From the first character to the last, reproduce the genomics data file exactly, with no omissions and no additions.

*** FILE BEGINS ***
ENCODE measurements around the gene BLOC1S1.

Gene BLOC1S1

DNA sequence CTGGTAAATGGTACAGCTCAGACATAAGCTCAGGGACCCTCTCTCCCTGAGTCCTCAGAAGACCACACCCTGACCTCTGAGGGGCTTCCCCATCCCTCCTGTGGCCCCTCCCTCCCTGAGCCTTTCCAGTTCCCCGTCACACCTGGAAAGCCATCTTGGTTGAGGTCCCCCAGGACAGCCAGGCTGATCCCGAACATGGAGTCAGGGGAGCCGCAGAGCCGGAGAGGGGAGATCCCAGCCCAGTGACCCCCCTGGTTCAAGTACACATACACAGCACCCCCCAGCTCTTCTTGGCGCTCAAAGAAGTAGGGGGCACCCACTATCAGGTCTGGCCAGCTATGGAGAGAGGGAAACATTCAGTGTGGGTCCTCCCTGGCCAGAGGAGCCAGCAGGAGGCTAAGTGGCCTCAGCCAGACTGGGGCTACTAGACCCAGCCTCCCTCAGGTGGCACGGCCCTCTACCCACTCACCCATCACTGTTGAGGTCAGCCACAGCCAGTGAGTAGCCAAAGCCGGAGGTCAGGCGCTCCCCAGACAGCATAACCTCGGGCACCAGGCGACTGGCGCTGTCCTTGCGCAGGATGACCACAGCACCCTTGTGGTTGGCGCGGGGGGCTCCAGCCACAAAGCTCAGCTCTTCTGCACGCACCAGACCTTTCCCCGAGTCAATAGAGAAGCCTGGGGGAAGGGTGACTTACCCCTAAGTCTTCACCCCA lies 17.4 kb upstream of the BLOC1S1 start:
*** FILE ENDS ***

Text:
ENCODE measurements around the gene BLOC1S1.

Gene BLOC1S1

DNA sequence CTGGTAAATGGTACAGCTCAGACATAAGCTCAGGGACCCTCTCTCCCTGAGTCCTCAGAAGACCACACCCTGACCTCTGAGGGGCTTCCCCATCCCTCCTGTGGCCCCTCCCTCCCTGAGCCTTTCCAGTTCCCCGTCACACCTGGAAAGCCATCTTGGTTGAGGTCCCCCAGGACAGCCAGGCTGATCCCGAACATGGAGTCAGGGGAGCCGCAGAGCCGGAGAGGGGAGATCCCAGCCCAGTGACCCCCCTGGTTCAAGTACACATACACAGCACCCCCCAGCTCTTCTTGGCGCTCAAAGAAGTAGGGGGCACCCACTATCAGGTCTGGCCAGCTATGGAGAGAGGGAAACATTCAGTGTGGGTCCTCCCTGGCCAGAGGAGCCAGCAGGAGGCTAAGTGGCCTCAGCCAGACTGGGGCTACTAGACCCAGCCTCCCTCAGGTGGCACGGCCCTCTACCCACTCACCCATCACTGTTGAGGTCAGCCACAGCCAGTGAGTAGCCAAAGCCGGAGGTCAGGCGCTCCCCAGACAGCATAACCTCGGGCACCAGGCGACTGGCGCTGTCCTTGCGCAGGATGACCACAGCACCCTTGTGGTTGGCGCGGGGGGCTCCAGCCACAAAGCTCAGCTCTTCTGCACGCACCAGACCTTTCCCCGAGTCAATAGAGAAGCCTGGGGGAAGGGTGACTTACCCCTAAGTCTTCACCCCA lies 17.4 kb upstream of the BLOC1S1 start: